Periwinkles are mollusks of high economic value in Niger Delta. They are deposit feeders and bio-indicator of heavy metals and hydrocarbon pollutions in the marine environment. Periwinkles are mass consumer products (Ekanem and Otti, 1997). They are very cheap source of protein in Akwa Ibom state, South-south Nigeria. Periwinkles are shellfishes dominantly found in brackish waters of the riverine areas of Nigeria, where they are highly prolific. This feature had made them a cheap source of protein in many homes when compared to other conventional protein sources (Bassey and Ayuk, 2007; Ekpo and Uzegbu, 2004). They are also transported to many non-riverine towns and cities, where they are used to prepare various palatable dishes in hotels and restaurants, across the country, Nigeria. Some are found mostly in shallow waters and sometimes in inter-tidal zones where they burrow into the mud in the beds of the river which serves as their habitat (Nwiyi and Okonkwo, 2013). The best method to process periwinkles before consumption differs among the populace. Some believe that the shell should be removed and the meat washed thoroughly before cooking, others believe that the periwinkle should be thoroughly washed; its pointed end cut off and then cooked with its shell because of its perceived medical and nutritive value. However, studies on the microbiological quality of shell fishes have shown that they harbour many pathogenic microorganisms (Ukpong and Efuk, 1992; Ekpo, Nyandu, Ating and Anele, 2010). Most times, the accumulation and concentration of pathogenic microorganisms and other toxic materials are usually from untreated human waste and industrial effluents that find their way into the water bodies that are inhabited by these shellfishes (Montgomery and Needselman, 1997).
1.2 Statement of the Problem
All over the country pollution is on the increase. Many of the rivers in the country are dying because toxic chemicals are constantly being dumped into them. Consuming aquatic life forms from these water bodies could be a risk. Wastes are discharged in the environment due to lack of awareness concerning the health implications associated with it.
During rains, pollutants find their ways into drainage systems resulting to pollution of water resources and increase in health problems such as typhoid, cholera, dysentery and hepatitis. Again constant consumption of polluted water especially polluted with heavy metals results to health problems like kidney failure, cancer, and deformity of the unborn babies, malfunctioning of the organs of the body and at higher rate led to death.
Unplanned and unorganized waste disposal habit, indiscriminate digging of mine tailings in search of the economic mineral, mine waste dumping, disposal of chemical wastes in the environment all brings about ecological changes to the environment. Again, in the area, geologic and hydrologic factors are often neglected during planning and execution of waste disposal projects coupled with the fact that these activities are carried out in recharge zone which makes the pollutants to easily find their ways into the cities drainage system. Considering the concept of impact analysis, resultant pollutants easily get to man through consumption of food and water from such zones.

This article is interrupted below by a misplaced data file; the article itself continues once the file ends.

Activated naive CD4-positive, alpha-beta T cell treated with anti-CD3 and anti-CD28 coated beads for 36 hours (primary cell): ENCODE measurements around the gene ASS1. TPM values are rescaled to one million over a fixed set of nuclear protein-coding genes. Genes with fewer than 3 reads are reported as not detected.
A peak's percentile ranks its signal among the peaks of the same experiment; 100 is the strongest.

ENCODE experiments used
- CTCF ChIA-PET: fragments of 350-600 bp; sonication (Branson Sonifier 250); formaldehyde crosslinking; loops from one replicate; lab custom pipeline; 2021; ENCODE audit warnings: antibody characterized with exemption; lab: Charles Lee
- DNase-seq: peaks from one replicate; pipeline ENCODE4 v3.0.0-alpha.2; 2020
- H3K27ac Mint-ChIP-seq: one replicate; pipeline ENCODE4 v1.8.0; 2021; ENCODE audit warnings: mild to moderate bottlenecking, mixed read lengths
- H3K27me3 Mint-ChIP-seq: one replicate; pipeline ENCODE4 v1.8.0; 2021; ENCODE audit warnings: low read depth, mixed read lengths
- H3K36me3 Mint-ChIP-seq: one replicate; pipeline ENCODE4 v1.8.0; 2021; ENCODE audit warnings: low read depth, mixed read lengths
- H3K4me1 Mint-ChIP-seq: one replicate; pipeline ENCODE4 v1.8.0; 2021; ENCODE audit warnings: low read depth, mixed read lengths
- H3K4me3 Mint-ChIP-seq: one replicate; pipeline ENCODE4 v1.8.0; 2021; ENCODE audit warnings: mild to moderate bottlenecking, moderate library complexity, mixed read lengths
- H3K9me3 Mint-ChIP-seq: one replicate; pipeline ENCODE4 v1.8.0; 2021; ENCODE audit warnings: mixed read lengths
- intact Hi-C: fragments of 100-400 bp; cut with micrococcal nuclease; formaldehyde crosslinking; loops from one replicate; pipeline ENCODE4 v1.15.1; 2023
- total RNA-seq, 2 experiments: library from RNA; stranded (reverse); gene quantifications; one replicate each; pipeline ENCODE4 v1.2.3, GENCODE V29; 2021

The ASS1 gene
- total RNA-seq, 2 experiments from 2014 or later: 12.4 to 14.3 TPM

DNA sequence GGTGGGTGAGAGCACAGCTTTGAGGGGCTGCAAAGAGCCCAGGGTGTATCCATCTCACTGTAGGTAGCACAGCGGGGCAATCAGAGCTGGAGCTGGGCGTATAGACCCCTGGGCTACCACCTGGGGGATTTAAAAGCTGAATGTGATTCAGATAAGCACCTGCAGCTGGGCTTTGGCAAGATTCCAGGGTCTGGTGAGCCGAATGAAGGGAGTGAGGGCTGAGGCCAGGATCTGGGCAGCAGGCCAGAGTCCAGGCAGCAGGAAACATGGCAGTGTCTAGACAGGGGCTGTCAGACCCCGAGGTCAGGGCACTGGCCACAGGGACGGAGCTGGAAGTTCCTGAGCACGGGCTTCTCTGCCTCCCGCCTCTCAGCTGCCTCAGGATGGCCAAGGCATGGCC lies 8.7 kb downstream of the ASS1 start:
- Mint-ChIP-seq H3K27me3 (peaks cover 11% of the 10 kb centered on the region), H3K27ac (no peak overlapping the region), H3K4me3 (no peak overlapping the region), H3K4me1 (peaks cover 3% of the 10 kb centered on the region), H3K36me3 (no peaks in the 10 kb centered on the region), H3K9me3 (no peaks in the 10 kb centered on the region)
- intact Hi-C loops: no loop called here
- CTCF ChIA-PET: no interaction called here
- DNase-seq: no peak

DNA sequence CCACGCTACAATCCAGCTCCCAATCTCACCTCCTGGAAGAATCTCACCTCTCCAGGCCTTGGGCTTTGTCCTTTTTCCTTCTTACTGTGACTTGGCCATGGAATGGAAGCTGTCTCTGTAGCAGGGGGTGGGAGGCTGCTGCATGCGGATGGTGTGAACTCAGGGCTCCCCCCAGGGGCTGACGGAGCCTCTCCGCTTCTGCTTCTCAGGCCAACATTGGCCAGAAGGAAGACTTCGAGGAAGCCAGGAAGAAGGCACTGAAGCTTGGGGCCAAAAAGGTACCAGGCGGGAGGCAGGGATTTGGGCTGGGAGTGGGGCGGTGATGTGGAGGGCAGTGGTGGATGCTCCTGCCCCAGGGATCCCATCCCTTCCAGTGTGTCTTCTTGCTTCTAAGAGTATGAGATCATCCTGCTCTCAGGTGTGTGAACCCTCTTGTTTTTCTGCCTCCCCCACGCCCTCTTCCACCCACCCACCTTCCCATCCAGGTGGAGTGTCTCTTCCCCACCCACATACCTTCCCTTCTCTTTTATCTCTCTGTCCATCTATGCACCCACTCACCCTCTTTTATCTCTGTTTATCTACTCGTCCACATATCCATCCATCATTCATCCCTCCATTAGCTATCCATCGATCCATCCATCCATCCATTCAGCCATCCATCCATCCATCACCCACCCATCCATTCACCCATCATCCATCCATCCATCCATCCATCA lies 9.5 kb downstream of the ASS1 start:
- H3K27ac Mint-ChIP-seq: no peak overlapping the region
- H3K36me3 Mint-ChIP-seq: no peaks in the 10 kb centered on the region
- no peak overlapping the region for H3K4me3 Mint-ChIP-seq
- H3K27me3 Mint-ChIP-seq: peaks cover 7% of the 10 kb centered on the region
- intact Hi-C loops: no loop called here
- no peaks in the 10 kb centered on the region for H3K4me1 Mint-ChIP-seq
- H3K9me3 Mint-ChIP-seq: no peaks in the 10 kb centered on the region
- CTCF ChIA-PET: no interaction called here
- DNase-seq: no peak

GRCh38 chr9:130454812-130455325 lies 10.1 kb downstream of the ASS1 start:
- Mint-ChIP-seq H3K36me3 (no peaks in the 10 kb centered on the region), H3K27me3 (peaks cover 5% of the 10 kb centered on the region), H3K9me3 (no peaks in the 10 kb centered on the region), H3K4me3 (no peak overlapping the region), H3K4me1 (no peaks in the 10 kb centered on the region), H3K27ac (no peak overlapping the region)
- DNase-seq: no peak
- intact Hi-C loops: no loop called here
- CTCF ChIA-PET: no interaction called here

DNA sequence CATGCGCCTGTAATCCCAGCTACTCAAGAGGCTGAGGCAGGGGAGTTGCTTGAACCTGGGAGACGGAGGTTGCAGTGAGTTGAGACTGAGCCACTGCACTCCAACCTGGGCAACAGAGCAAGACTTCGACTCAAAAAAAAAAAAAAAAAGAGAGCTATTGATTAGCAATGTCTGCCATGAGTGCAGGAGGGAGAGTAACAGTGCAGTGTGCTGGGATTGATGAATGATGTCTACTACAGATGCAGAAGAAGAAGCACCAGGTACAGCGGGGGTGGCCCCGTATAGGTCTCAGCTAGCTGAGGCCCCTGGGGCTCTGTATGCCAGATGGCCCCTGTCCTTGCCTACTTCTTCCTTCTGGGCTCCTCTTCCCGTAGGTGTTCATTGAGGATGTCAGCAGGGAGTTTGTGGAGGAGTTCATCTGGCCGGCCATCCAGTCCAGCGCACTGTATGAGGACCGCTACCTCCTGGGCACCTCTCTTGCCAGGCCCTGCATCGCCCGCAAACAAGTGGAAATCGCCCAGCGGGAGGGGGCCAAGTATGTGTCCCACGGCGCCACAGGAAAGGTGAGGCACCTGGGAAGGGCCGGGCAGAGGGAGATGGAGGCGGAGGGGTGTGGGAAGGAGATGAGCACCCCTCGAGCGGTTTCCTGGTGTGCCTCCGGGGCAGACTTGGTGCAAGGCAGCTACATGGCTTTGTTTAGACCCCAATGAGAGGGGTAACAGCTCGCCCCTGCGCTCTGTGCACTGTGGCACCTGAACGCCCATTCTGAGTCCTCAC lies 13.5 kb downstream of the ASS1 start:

Based on the above problems in the Riverine Area, the study on microbiological and heavy metal concentrations by periwinkle from aquatic ecosystem was embarked on.
1.3 Objectives of the Study
The general objective of this study is to evaluate the Microbiological contamination in water, sediments and periwinkle as well as the concentration of five heavy metals by the periwinkle from aquatic ecosystem in Akwa Ibom State. Specifically this study seeks to determine:
- Microbiological loads of water, sediment and periwinkle.
- The level of heavy metal accumulation in the water, sediment and periwinkle.
- Physicochemical properties of water and sediment.
- The effect of processing of the periwinkle on the heavy metals and microbial levels.
- The effects of heavy metals concentration and microbial loads on water and sediment quality, and
- Antibiotic resistance pattern of the isolated organism.
1.4 Justification of the Study
Heavy metals are non-biodegradable and undergo a global eco-biological cycle in which natural waters are the main pathways (CIFA, 1994; Ukpebor, et al., 2005) and periwinkle, like all molluscs can accumulate these heavy metals in their tissues at concentrations greater than the ambient water and pose a health threat to humans who consume them.
The applications of sewage sludge, sewage water, pesticides and fertilisers to agricultural lands contribute to the accumulation of the heavy metals in top soil layers and their subsequent spreading to large areas of water bodies through surface run-off. The smelting activities of the small scale metal fabricating industries activities not only release the target metals but also metals which are associated in the ores (Madkour, Obirikorang, Amisah, Otchere, and Adjei-Boateng, 2011). Anecdotal information suggests that the river might be receiving a considerable range of polluting effluents, particularly heavy metals from these sources. The health risks associated with heavy metal poisoning in man and the environment are of concern to environmentalists and government agencies locally and globally and underscores the need for continuous research with a view to ameliorating the problems of environmental pollution by heavy metals. It is, therefore, very important for studies to be conducted on the levels of these heavy metals in the tissues of periwinkle, and in sediments and water of study sites, and to ascertain whether or not the concentrations in the seafood are within the permissible limits for human consumption in comparison to Safety Reference Standards for the Consumption of Molluscs.